What is feminism? What does it mean? What does it do?
The Sundance Now Doc Club is premiering “Spin the Globe” this May. It kicks off with “Flying: Confessions of a Free Woman” by Jennifer Fox.
At first, “Flying” sounded like an overwhelming and heart-heavy documentary that I’d share with you guys but probably find no interest in for myself. But then I read beyond the synopsis, into the description of the episodes. (There are six hours to this! I was ready to write it off yet again, I hardly have that number of hours for sleep! However, I guess I devote even more hours to a TV show per season…)
What I discovered is that I started thinking all sorts of questions. The kind a lot of other women my age ask…
- Is it weird that I’m over 30 and still don’t want kids?
- Is it horrible that I’m over 30 and still don’t have any of the kids I want to have?!
- Is marriage a death sentence where you’re controlled?
- Am I the only one of my siblings who is truly happy?
- Do I need a husband to have a child?
- Is there something wrong with someone who isn’t married by a certain age?
- Is every woman either a “whore” or a “madonna” in other’s eyes?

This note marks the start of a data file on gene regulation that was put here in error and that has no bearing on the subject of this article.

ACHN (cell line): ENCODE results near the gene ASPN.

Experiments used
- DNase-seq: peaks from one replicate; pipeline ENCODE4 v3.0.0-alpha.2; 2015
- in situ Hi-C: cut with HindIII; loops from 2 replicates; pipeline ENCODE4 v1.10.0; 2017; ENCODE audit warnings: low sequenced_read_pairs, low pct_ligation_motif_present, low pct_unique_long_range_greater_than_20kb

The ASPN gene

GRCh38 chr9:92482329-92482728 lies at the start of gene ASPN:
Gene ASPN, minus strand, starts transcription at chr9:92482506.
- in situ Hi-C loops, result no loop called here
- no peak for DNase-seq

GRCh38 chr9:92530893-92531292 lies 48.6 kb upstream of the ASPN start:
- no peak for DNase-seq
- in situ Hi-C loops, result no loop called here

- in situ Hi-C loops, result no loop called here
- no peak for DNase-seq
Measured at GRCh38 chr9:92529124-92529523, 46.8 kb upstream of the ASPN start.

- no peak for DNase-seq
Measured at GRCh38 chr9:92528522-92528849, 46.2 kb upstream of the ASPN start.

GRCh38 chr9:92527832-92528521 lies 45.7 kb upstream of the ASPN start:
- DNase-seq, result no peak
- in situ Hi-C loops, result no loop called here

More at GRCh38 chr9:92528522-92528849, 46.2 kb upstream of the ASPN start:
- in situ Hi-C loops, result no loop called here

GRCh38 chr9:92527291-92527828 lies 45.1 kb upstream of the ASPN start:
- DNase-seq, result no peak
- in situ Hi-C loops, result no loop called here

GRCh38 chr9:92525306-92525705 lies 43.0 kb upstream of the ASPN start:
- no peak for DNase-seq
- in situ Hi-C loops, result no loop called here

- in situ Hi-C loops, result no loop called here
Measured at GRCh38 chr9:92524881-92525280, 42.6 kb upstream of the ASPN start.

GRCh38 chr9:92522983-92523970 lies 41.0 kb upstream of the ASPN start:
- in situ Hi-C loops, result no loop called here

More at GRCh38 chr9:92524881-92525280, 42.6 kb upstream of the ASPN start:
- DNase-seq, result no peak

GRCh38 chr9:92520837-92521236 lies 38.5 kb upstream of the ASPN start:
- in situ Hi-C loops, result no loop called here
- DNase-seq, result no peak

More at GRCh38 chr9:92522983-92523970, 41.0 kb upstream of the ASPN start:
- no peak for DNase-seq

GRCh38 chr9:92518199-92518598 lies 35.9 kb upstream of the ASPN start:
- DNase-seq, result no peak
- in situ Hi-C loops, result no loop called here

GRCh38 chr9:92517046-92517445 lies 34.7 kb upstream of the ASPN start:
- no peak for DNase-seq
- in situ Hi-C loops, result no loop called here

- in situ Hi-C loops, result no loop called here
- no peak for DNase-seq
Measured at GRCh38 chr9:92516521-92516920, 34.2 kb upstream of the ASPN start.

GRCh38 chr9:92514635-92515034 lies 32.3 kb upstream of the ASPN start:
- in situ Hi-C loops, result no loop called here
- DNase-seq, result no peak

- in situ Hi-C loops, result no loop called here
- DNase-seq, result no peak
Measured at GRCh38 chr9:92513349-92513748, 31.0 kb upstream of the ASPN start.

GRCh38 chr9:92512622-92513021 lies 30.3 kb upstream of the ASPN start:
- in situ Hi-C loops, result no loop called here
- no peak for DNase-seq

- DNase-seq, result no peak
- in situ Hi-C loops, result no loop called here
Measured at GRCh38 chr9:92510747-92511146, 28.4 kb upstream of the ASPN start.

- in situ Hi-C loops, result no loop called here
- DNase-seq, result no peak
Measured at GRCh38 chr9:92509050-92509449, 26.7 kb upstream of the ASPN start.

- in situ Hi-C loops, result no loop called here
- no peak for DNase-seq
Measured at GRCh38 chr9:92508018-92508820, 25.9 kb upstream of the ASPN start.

- Why won’t my friend call herself a feminist?
- Why is female sexuality seen as so horrible?
- Will going against how I was raised always make me feel guilty?
It can’t be wrong to want answers.
“Flying: Confessions of a Free Woman”
“What does the modern woman want? Where does she fit in today’s world?”
Never before in our collective human history have so many women had such autonomy to construct a life of their own creation. Yet, the terrain is still rocky and ‘choice’ does not necessarily bring happiness, let alone freedom. Meanwhile, old models of femaleness still haunt women everywhere.
In this six-hour tour de force, FLYING: CONFESSIONS OF A FREE WOMAN, master storyteller Jennifer Fox lays bare her own turbulent life to penetrate what it means to be a free woman today. As her drama of work and relationships unfolds over four years, our protagonist travels to over seventeen countries to understand how diverse women define their lives when there is no map. Employing an ingenious new camera technique, called “passing the camera”, Fox creates a documentary language that mirrors the special way women communicate. Over intimate conversations around kitchen tables from South Africa to Russia, India and Pakistan, she initiates a groundbreaking dialogue among women, illuminating universal concerns across race, class and nationality. Part delectable soap opera, sociopolitical inquiry, and narrative experiments, FLYING sweeps us up into an addictive international adventure chronicled with sincerity, innovation and elegance.
—Caroline Libresco, SUNDANCE FILM FESTIVAL catalogue
Sundance NOW’s Doc Club is the only place you’ll find this series online.
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